141] Justice. The goddess of Justice, Astraea, was said to have left the world at the end of the Golden Age. Virgil prophesies her return and a new Age of Gold (Eclogues, IV, 4-9). Back to Line
146] tissu'd: woven of silk and silver threads. Back to Line
149] wisest Fate is identified by Milton with the will of God: "what I will is Fate" (P.L. VII, 173). Back to Line
154] Cf. John 17:4-5, 22. Back to Line
155] Cf. Thessalonians 4:15-16. Back to Line
157] Cf. Exodus 19:15-20. Back to Line
164] : "they shall see the Son of man coming in the clouds of heaven with power and great glory" (Matthew 24:30). Back to Line
168] Based on two passages in Revelation: "And he laid hold on the dragon, that old serpent, which is the Devil .... and bound him a thousand years, And cast him into the bottomless pit ... that he should deceive the nations no more ..." (20:2-3 ); "And his [the "great red dragon's"] tail drew the third part of the stars of heaven, and did cast them to the earth" (12:4). Back to Line
173] Christian commentators seized on the assertion of Plutarch that the pagan oracles (of which the most famous was that of Apollo at Delphi) fell silent, and associated the fact with the coming of Christ. Lat. cella designated the shrine. Back to Line
181] Plutarch also recounts how, about this time, the pilot of a ship announced that great Pan was dead and the news was greeted with loud wailing and lamentation from the nearby shore. Back to Line
186] Genius. See Lycidas, line 183 note. Back to Line
191] Lars: Roman household gods;
Lemures: Spirits of the departed. Back to Line
194] Flamens: Roman priests;
quaint: elaborate. Back to Line
195] marble seems to sweat. Cf. "The marble pillers and images.../Swet all for sorowe" (Alexander Barclay, Eclogue 3). Back to Line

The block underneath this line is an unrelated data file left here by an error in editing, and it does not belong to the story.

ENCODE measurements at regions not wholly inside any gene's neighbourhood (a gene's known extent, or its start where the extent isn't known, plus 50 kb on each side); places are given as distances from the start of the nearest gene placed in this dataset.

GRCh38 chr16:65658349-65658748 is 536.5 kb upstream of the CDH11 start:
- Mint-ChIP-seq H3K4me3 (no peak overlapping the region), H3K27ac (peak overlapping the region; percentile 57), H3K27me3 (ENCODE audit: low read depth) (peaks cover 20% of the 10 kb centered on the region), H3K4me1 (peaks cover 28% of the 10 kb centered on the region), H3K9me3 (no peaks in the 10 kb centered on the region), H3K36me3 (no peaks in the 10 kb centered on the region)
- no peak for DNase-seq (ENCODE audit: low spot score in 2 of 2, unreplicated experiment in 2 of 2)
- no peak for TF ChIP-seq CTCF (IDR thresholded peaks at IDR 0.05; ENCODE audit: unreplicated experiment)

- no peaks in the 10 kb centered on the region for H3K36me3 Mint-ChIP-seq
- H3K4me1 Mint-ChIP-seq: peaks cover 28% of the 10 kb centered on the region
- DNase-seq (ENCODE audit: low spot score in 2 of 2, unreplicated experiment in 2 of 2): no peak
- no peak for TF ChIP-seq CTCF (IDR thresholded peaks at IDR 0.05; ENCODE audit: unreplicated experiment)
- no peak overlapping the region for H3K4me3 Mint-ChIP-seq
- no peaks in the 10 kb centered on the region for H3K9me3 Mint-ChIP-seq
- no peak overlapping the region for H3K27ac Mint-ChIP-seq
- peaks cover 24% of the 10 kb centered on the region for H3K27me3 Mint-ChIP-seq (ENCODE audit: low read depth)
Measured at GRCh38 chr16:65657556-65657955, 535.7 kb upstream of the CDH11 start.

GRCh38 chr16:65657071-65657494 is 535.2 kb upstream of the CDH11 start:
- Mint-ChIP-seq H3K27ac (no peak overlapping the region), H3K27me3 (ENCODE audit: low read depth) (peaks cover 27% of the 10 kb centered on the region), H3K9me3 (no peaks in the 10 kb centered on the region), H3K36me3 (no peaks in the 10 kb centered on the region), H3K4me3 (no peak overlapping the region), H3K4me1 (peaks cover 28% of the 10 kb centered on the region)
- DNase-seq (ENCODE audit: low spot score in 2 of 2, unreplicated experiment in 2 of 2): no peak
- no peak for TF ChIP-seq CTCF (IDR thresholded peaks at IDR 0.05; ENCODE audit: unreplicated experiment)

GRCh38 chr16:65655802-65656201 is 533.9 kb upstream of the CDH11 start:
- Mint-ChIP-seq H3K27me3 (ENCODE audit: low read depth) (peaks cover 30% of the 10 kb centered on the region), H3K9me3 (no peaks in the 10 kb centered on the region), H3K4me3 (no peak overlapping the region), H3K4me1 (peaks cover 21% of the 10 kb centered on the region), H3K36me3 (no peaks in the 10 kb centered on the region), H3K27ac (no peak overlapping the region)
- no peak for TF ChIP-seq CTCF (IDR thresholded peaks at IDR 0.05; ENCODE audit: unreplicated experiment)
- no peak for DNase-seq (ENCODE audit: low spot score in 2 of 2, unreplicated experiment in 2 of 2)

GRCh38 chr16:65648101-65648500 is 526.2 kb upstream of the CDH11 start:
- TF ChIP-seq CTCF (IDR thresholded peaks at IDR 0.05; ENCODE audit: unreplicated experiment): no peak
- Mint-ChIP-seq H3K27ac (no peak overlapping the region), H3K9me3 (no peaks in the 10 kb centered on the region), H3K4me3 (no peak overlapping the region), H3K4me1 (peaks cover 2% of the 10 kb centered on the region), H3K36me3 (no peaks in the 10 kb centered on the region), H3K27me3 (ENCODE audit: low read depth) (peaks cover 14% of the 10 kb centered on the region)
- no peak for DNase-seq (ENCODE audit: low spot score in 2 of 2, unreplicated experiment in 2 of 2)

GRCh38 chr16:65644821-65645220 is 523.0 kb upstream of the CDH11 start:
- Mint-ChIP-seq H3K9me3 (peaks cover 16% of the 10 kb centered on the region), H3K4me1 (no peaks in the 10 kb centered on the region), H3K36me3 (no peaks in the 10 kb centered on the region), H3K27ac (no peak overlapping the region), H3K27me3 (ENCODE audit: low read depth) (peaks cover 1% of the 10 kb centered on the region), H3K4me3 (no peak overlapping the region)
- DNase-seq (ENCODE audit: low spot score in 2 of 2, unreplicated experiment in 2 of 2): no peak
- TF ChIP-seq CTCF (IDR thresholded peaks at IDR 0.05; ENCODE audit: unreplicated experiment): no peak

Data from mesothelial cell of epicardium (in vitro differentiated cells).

196] peculiar: particular. Back to Line
197] Milton covers much of this ground again and in greater detail in P.L. I, 392-489; and see notes thereon.
Peor was one of the manifestations of Baal, the Phoenician sun god. Baalim is the plural of Baal and hence includes his local manifestations. Back to Line
199] twice-batter'd god: Dagon. See I Sam. 5:1-4; P.L., I, 457-66. Back to Line
201] Ashtaroth: Astarte, the Phoenician moon-goddess. Back to Line
203] Libyc Hammon: an Egyptian god, with the head of a ram, worshipped in the Libyan desert and later identified with Zeus. Back to Line
204] Thammuz: a Phoenician god, corresponding to Adonis, whose death symbolized the passing of summer. See Ezekiel 8:14 and P.L. I, 446-57. Back to Line
205] Moloch: worshipped by the Ammonites, who sacrificed their children to him: I Kings 11:7; II Kings 23:10. Back to Line
211] brutish gods of Nile. The gods of ancient Egypt were associated with animals: Isis, sister and wife of Osiris, and goddess of the moon, was represented with a cow's homs; Horus, son of Isis and Osiris, was represented with a hawk's head; Anubis, a son of Osiris, was brought up by Isis whose faithful guard he became; he was represented with the head of a jackal, which the Greeks mistook for that of a dog. Back to Line
213] Osiris, the sungod of the Egyptians, was slain by his brother Set, identified by the Greeks with Typhon; his scattered remains were collected by Isis and placed in a series of sacred chests, deposited in temples in various cities: the worshipped ark is evidently one of these chests. Osiris was worshipped under the form of a bull Apis, at Memphis. Back to Line
218] shroud: refuge or retreat. Back to Line
219] timbrel'd: accompanied on the timbrel, a kind of tambourine. Back to Line
220] sable-stoled sorcerers: priests (who were also magicians) wearing black robes. Back to Line
226] Typhon was at once a serpent monster of Greek myth and by the Greeks identified with Set (see above, lines 213-17 note). Back to Line
227] an allusion to the infant Hercules, slaying of the serpents which attacked him in his cradle. Back to Line
240] youngest-teemed star: latest born star, the star of Bethlehem. Back to Line
244] bright-harness'd: clad in bright armour. Back to Line
Publication Start Year: 
1645
RPO poem Editors: 
Hugh MacCallum; A. S. P. Woodhouse
RPO Edition: 
3RP 1.225-31.
Rhyme: